Bring good fortune to your family history search with our 13th annual collection of the 101 Best Websites for genealogy.
“Made by genealogists for genealogists,” this site was launched in 2007 by researchers who were unhappy with existing software options and who also happened to have IT skills. Enhancements have included video tutorials, photo uploading, family stories, collaboration and personalized websites. Annual subscriptions cost $39.95 to $59.95, with a third tier coming soon.
Windows users of most popular genealogy programs can now sleep at night. This MyHeritage.com service automatically finds and creates a remote, off-site copy of your family tree files, then monitors for changes and backs up the updated files. BackupMyTree even stores previous versions of your file in case yours gets corrupted or you hit Delete by mistake and wipe out a whole branch.
It’s time to stop playing FarmVille and start taking Facebook seriously for genealogy. Not only is there a constant stream of apps for family historians (see our rundown in the July 2011 Family Tree Magazine
), but research tools such as WorldCat now even have their own Facebook apps.
Family trees created on this collaborative site can now synchronize with trees on FamilySearch (at press time, still in limited beta testing). Contributing to the wiki-based Community Family Tree is free, or you can build your own unique tree for $59.95 a year. That upgrade also lets you upload 10 GB of photos and documents and manage privacy features. Your site gets its own web address, too, such as <smithfamilytree.familypursuit.com>.
A leader in paid testing services (starting at $159), Family Tree DNA also boasts the largest DNA database, with 367,974 records at last count. You also can search its free Ysearch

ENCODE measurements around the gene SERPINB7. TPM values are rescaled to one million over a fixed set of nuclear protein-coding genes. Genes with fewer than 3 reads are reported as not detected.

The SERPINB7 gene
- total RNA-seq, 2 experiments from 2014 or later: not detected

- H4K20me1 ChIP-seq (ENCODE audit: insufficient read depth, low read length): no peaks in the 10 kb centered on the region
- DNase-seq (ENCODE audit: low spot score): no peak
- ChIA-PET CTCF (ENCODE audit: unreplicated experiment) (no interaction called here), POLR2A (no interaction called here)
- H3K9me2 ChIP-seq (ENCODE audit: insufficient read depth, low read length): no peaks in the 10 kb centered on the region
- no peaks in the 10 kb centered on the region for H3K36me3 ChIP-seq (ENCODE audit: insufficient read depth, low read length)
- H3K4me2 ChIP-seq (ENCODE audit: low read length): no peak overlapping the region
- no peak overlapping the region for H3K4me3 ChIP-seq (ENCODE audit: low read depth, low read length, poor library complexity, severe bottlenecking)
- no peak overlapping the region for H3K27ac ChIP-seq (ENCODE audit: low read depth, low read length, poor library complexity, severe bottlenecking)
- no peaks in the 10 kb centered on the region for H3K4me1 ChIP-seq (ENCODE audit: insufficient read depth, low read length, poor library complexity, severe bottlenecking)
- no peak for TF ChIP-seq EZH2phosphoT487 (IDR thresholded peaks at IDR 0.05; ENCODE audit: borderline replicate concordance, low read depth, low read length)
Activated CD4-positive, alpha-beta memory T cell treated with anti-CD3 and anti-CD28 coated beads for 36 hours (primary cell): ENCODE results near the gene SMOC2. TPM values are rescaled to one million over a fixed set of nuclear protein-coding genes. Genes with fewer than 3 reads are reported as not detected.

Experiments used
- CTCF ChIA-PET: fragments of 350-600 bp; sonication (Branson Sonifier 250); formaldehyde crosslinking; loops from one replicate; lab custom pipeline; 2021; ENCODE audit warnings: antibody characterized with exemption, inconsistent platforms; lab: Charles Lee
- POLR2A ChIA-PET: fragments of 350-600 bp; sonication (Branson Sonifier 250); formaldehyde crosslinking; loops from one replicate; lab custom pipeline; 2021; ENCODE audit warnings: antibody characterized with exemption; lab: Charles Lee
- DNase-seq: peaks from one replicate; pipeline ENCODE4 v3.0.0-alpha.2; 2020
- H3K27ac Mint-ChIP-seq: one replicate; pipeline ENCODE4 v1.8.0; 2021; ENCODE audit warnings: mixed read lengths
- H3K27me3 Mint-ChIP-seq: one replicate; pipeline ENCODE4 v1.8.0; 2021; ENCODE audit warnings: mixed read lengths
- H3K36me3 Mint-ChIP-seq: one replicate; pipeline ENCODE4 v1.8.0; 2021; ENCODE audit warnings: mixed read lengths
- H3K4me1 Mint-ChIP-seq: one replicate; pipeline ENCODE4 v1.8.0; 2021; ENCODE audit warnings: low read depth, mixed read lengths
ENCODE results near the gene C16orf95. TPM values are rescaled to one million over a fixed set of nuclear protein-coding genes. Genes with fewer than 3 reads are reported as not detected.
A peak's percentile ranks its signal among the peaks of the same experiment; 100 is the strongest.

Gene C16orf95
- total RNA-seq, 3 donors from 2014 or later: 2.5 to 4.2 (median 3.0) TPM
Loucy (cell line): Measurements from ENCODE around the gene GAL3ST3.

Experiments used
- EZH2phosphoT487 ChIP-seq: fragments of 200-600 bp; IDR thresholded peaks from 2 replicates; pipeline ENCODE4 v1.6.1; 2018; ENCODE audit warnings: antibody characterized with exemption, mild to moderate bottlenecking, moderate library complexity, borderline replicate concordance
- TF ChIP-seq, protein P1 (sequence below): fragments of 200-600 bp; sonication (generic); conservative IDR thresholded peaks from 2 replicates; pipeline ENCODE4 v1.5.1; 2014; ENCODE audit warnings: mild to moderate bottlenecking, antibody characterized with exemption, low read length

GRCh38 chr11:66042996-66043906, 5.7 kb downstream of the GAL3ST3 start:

y-DNA or MitoSearch
mitochondrial DNA test results databases.
A leader in online family trees, Geni has recently branched out to make documents from subscription genealogy websites Archives.com and GenealogyBank available to members through profile-based alerts. A basic membership is free, or you can enjoy enhanced tools and keepsake products with a new $4.95-per-month Plus membership or $12.96 Pro package. Paying members can find matching trees and merge those into the single world family tree (“the Big Tree”), which currently contains nearly 63 million linked profiles.
Known for its online family trees and SmartMatching technology, MyHeritage has invested half a million dollars into hardware and a data center for its SuperSearch system for subscribing members. SuperSearch combines the site’s 1 billion profiles with a new emphasis on records collections (starting with the 1940 US census). It’s free to build a basic family tree on MyHeritage and use SmartMatching to find matches in other trees; trees larger than 250 people are by subscription.
This open-source family tree sharing website requires no software download, sets no limits on the size of your trees, and lets you “debate” your finds with fellow researchers. Plus, it’s all free.
This pioneering family tree hosting site has grown to more than 300,000 members with websites containing more than 80 million names and 2 million photos. You can join for free, or upgrade ($24 to $48 annually) for more storage space and advanced features.
The world’s largest genealogy wiki with pages for more than 2.2 million individuals, this free site is sponsored by the Foundation for On-Line Genealogy in partnership with the Allen County Public Library in Fort Wayne, Ind. Recent improvements include better handling of name variants and more powerful “watch” lists.
Since its founding in 2008, this wiki-style tree-sharing collaborative has grown to 3.3 million profiles contributed by 47,500 “WikiTreers.” You can choose to join in and share your family finds or keep everybody less than 300 years old private. Membership is by invitation; you can request one through the site.
Check out the rest of our 101 Best Websites for genealogy in 2012! Click on a category below.
From the September 2012 Family Tree Magazine